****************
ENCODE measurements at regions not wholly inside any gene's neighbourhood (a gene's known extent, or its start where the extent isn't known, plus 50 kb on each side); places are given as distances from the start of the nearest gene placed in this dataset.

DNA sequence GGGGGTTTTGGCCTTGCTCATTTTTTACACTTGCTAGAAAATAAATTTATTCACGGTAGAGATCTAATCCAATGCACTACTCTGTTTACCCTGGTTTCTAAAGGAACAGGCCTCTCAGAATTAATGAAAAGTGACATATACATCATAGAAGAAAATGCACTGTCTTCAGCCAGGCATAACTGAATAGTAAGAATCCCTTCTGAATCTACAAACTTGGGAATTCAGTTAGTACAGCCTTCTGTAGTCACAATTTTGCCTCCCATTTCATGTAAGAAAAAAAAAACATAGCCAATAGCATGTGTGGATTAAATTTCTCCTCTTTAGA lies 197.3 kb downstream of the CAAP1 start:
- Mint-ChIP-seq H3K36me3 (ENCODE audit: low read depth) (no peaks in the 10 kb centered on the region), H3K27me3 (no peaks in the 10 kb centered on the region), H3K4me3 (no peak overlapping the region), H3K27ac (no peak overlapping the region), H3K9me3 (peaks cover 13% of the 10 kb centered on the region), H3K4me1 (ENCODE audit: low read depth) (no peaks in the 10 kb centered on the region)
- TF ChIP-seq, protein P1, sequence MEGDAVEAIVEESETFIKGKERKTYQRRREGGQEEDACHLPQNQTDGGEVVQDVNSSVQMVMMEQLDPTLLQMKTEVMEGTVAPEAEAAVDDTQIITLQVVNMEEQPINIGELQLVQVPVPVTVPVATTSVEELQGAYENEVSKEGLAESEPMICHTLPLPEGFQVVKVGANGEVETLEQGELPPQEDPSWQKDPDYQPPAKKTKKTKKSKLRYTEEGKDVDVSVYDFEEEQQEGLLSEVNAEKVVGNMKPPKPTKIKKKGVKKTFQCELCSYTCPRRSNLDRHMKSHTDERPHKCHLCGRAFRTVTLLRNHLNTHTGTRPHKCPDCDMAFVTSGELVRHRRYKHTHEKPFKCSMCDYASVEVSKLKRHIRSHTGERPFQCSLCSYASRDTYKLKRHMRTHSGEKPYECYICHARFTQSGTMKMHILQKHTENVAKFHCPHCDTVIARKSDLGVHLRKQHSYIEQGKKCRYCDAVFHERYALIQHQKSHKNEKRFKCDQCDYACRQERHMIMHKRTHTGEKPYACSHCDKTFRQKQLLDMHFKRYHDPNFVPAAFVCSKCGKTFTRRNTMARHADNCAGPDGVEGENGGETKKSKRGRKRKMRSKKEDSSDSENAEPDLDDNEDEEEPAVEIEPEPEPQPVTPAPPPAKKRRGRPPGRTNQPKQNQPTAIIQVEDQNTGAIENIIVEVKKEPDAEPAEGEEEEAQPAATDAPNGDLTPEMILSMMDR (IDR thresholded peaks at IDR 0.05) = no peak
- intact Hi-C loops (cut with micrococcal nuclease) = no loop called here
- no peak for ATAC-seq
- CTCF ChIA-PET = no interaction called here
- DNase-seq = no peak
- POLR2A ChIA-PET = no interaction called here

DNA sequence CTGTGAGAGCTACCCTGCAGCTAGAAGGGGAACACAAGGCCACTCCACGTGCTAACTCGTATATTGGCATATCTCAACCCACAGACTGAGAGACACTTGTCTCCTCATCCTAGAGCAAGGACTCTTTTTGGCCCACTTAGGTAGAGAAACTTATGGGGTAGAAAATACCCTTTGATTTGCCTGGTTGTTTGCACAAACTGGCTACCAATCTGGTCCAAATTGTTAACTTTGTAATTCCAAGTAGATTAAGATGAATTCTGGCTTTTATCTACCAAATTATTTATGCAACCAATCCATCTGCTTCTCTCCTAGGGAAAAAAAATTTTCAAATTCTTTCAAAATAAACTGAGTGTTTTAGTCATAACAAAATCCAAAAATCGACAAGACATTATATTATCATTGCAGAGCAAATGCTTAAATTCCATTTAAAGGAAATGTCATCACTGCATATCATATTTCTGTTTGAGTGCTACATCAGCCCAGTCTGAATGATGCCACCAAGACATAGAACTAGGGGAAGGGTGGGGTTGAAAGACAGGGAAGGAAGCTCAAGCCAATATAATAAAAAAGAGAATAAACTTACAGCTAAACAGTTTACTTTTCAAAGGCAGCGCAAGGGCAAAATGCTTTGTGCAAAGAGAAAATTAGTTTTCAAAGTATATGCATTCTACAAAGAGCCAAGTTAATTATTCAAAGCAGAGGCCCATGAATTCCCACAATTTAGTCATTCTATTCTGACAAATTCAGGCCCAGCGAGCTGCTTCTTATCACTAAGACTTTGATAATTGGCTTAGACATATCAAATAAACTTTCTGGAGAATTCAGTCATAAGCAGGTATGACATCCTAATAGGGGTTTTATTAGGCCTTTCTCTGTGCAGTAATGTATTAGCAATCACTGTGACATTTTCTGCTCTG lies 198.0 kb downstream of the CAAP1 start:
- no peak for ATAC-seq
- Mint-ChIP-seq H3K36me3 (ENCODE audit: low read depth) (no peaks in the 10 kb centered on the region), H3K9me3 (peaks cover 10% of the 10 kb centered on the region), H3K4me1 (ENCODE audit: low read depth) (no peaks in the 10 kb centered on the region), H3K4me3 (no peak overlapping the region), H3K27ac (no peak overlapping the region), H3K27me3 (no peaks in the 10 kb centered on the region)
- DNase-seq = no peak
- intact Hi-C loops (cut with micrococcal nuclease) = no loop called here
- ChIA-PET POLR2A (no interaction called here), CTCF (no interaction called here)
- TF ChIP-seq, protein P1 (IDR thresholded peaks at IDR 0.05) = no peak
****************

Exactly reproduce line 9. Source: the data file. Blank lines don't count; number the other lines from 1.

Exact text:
- POLR2A ChIA-PET = no interaction called here